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ENDOGENOUS TIMING IN CONTESTS WITH DELEGATION

Authors

  • KYUNG HWAN BAIK,

    1. Baik: Department of Economics, Sungkyunkwan University, Seoul, 110-745, South Korea. Phone +82-2-760-0432, Fax +82-2-760-0946, E-mail khbaik@skku.edu
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  • JONG HWA LEE

    1. Lee: Department of Economics, Sungkyunkwan University, Seoul, 110-745, South Korea. Phone +82-10-2762-1141, Fax +82-2-760-0946, E-mail jjonga31@skku.edu.
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    • An earlier version of this paper was circulated under the title, “Contests with Delegation: Endogenous Timing of Delegates' Exerting Effort.” We are grateful to Amy Baik, Oliver Gürtler, Sanggon Jeon, Jihyun Kim, Wooyoung Lim, Robert Ridlon, Nicholas Shunda, two anonymous referees, and seminar participants at Ulsan National Institute of Science and Technology for their helpful comments and suggestions. Earlier versions of this paper were presented at the 84th Annual Conference of the Western Economic Association International, Vancouver, B.C., July 2009; and the 2011 Annual Meetings of the Allied Social Science Associations, Denver, CO, January 2011. This work was supported by the National Research Foundation of Korea Grant funded by the Korean Government (NRF-2010-327-B00085).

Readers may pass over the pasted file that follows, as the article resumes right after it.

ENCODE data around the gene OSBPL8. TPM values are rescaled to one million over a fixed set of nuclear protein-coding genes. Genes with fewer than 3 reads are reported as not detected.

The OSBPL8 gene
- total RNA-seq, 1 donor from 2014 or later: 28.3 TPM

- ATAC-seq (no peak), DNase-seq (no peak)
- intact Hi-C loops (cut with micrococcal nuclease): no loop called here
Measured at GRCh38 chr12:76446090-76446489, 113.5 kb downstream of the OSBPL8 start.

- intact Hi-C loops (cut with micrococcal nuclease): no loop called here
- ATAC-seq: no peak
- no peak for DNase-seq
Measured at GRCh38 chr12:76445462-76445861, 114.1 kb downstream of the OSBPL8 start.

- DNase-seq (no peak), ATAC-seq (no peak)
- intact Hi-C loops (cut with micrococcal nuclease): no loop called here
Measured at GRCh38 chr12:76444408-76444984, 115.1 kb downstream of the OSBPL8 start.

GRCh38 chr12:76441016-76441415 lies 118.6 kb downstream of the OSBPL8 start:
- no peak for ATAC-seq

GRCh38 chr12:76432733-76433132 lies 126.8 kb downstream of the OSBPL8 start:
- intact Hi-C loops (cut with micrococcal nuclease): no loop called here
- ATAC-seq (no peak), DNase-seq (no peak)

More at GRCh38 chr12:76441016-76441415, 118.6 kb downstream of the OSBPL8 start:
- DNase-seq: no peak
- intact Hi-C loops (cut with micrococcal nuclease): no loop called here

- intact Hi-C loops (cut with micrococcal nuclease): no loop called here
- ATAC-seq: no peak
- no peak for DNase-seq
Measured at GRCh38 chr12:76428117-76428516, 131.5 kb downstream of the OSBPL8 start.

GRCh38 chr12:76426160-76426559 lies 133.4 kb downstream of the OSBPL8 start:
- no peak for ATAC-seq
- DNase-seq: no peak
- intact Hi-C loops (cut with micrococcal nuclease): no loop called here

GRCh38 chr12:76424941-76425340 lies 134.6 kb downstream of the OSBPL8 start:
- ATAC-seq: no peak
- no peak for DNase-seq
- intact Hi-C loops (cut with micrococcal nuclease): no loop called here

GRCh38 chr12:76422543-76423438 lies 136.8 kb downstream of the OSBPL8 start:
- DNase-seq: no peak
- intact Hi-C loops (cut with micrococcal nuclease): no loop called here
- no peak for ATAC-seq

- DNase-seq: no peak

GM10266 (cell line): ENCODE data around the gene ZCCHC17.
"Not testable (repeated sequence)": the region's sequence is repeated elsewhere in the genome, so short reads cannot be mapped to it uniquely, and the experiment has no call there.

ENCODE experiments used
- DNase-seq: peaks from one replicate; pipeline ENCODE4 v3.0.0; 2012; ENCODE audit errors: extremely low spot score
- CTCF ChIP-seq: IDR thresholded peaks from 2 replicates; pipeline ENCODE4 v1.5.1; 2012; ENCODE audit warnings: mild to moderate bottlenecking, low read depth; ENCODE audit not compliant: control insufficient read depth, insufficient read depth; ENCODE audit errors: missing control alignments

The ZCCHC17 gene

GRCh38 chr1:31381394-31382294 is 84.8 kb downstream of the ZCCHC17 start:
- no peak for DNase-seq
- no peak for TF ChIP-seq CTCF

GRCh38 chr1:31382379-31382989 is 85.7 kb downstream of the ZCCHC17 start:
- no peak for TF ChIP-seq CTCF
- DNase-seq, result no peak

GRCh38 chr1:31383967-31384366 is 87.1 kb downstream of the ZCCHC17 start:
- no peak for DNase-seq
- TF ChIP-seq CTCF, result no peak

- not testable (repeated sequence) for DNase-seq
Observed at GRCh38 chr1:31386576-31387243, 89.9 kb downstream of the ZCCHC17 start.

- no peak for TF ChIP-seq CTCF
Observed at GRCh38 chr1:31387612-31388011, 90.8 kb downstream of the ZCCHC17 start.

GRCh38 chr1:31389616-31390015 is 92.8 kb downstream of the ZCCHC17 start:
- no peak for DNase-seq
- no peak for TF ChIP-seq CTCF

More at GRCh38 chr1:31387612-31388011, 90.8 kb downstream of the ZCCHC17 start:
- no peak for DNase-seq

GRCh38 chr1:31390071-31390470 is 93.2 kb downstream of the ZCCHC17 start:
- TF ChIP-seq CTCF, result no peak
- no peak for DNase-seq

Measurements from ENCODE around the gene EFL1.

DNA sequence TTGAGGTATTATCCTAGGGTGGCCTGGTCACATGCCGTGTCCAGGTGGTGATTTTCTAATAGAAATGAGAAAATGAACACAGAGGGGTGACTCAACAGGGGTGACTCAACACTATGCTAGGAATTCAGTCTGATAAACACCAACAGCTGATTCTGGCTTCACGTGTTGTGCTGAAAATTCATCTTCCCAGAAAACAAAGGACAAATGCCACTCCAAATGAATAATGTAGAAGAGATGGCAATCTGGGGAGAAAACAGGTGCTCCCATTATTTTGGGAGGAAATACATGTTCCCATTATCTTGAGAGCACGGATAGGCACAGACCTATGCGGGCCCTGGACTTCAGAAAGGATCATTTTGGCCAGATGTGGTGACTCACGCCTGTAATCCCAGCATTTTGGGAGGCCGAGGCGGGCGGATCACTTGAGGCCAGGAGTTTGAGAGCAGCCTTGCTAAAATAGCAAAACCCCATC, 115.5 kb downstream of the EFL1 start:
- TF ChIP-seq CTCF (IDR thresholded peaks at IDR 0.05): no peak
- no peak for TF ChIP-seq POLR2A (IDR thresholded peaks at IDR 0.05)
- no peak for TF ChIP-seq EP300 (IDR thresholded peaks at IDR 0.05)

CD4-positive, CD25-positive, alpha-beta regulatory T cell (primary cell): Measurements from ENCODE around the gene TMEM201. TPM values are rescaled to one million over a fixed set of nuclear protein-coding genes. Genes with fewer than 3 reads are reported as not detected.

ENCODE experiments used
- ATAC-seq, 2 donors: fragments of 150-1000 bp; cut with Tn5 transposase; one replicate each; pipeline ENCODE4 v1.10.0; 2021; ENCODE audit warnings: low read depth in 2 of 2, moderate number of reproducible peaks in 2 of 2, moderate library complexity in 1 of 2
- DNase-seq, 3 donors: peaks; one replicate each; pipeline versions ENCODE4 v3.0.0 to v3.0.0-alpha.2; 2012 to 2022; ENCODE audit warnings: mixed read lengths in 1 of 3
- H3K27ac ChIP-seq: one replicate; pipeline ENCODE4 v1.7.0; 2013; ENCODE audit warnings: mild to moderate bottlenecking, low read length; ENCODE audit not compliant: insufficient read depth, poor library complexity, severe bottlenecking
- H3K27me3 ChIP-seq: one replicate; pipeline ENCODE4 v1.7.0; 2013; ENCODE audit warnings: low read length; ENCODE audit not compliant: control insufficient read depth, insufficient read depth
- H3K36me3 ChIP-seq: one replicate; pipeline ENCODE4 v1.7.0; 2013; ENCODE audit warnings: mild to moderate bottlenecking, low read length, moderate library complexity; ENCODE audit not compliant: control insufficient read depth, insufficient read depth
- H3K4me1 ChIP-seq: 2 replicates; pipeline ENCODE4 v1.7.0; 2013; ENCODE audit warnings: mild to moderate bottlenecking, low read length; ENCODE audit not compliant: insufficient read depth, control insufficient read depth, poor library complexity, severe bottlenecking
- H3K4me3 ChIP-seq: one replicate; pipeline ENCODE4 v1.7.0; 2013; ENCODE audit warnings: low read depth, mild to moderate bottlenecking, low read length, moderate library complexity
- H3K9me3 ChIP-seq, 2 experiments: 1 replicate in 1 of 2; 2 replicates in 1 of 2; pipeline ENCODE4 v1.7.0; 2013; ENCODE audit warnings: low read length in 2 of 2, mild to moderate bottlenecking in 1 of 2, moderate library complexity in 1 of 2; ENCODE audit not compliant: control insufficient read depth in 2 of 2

Abstract

We study two-player contests in which each player hires a delegate, and the delegates decide endogenously when to expend their effort. First, we look closely at the delegates' decisions on when to expend their effort, given contracts between the players and the delegates, and look at the players' decisions on their contracts. Then, we compare the outcomes of the endogenous-timing framework with those of the simultaneous-move framework. We show that the higher-valuation player offers her delegate greater contingent compensation than her opponent, the delegate of the higher-valuation player chooses his effort level after observing his counterpart's, the equilibrium expected payoff of the delegate of the higher-valuation player is greater than that of his counterpart, and economic rent for each delegate exists. We show that, in the endogenous-timing framework, each player offers her delegate better contingent compensation, each delegate's expected payoff is greater, and each player's expected payoff is smaller, as compared with the simultaneous-move framework. (JEL D72)

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